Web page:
With support from Dreams Come True, Grace’s parents were able to answer her call for help. They spent two months getting her room ready and when it was complete the whole family was delighted:
We’ve finally completed Grace’s bedroom and she now has everything up and running. The photo above shows the joy of seeing the projector for the first time. It’s made such a difference, I can’t thank you all enough!!
James is another young person who lives with a severe neurological disorder and visual impairment but these do nothing to deter his creativity. James is an aspiring artist, creating amazing pieces using an innovative eye gaze system, which has enabled him to explore his creative side.
James‘s life has been transformed. The system enables him to control his computer by eye movements alone. After much practice and training James is now empowered and able to complete complex pieces of artwork. He has set up his own bag design company with the proceeds going to support his school.
To be able to produce work independently has been life-changing for James who is reliant on other people for so many aspects of his day-to-day life. The technology has revolutionised his world and given him choices and a positive focus through his art. James’ dream was to be able to display his artwork in a gallery and he was delighted when Greenwich Art Gallery agreed to host to an exhibition.
The exhibition has inspired the whole family. The gallery did a brilliant job mounting and displaying James’ eye-gaze art and James was just captivated seeing the gallery devoted to his work. The experience has given the whole family an aura of happiness and has enabled us to put aside some of the worries about the progression in his condition and celebrate instead his considerable achievement!
Making dreams come true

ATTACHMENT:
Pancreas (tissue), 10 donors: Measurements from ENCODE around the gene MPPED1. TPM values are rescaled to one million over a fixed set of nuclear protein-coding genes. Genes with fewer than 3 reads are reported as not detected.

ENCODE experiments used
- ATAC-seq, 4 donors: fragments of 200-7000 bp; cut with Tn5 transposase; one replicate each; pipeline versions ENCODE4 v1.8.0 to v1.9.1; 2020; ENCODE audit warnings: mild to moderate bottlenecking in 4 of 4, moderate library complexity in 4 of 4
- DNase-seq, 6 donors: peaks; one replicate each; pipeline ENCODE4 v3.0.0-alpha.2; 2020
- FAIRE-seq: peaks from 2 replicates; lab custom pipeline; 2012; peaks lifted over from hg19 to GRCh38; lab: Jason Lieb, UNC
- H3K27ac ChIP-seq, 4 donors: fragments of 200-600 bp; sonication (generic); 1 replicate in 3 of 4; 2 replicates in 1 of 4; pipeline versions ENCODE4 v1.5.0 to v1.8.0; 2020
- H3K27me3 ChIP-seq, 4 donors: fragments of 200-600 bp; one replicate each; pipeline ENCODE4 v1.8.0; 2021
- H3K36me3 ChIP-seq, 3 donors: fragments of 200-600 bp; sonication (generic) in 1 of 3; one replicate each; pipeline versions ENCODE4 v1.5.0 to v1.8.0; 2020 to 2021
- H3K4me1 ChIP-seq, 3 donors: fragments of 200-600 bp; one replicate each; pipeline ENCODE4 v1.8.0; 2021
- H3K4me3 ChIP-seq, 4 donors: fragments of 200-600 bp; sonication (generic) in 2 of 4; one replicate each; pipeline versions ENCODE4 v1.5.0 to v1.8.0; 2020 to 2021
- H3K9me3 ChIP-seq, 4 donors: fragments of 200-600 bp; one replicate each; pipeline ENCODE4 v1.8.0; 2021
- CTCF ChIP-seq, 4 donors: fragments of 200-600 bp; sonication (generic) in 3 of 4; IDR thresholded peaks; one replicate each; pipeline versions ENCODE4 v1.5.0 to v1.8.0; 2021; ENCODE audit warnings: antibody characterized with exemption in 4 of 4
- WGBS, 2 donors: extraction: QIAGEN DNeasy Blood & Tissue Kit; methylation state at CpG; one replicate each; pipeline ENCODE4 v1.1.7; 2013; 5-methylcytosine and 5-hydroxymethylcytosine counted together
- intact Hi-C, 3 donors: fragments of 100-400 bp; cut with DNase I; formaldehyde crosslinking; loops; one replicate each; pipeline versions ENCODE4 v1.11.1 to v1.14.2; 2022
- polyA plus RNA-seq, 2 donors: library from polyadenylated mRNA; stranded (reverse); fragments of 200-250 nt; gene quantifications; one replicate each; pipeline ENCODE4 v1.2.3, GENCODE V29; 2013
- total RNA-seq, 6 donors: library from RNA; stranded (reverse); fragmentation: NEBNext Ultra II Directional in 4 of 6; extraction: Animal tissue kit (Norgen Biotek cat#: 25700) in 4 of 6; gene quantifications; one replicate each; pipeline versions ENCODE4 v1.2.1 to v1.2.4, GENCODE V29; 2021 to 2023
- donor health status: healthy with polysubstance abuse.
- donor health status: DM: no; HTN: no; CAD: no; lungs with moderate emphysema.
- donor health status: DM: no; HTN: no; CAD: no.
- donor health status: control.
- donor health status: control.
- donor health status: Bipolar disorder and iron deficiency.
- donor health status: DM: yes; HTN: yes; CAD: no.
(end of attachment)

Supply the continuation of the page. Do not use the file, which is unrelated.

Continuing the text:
In 2016/17 nearly a third of the dreams fulfilled by Dreams Come True were for assistive technology or equipment. Yet the same life-transforming dreams were only around 10 per cent of the total cost of dreams fulfilled. This cost/benefit ratio may be surprising but reflects the ways in which technology price performance is on a long-term downward trend and a wide range of solutions becoming mainstream. At the same time it illustrates how some comparatively simple investments in equipment and hardware can make a huge and lasting difference.
Yet there is still a huge level of demand outstripping the ability of statutory bodies or charities to support those in need. That is why Dreams Come True relies so heavily on the inspirational work of fundraisers like Chris Astill-Smith. In August 2017 Chris is swimming the English Channel solo aiming to raise £25,000 for Dreams Come True, to fulfil more dreams, and to help more children like Grace and James take life-changing steps.
Chris has no professional swimming background. He has the everyday demands of balancing work and life that we all face and yet he is training hard to take on the 35 kilometres of the English Channel and the busiest shipping lane in the world, an endurance challenge that takes on average 12-14 hours. Twelve to 14 hours that can change a life!
Chris’s cross-channel swim will raise money for children like Khalil. Khalil has severe autism and finds public places a challenge. He struggles to communicate past a few words and would love to swim in the deep end but cannot go to public lessons like other children. His dream is simply to have private swimming lessons so that he can enjoy the pool.
More people have made it to the summit of Everest than have swum the English Channel solo. It remains one of the world’s toughest endurance challenges. As well as completing the distance the channel throws up a host of hazards. The tides and temperature can be debilitating in the extreme.
This is why we want to recognise Chris’s exceptional work. Dreams Come True wants to reach out to, encourage and welcome new business sponsors and donors. Every year more than 50,000 children in the UK require access to palliative care services. This level of demand is reflected in a waiting list some nine months long for those children and families in most need of life-changing experiences and assistive technologies. Our corporate and business partners are essential to our ability to support fundraisers like Chris and children like Grace and James.
At Dreams Come True we work hard to find new ways of working with business partners to support the thousands of children and families who need our help. Backing Chris in his huge challenge is a great opportunity for business supporters to help.
Richard Ashton, CEO, Dreams Come True.
If you or your organisation want to help please get in touch by calling +44(0)1428 726330 and asking for Chris Nutt in the Corporate Fundraising Team. You can also get in touch with the charity here and find out about Chris Astill-Smith’s cross-channel challenge here. His determination deserves all our support.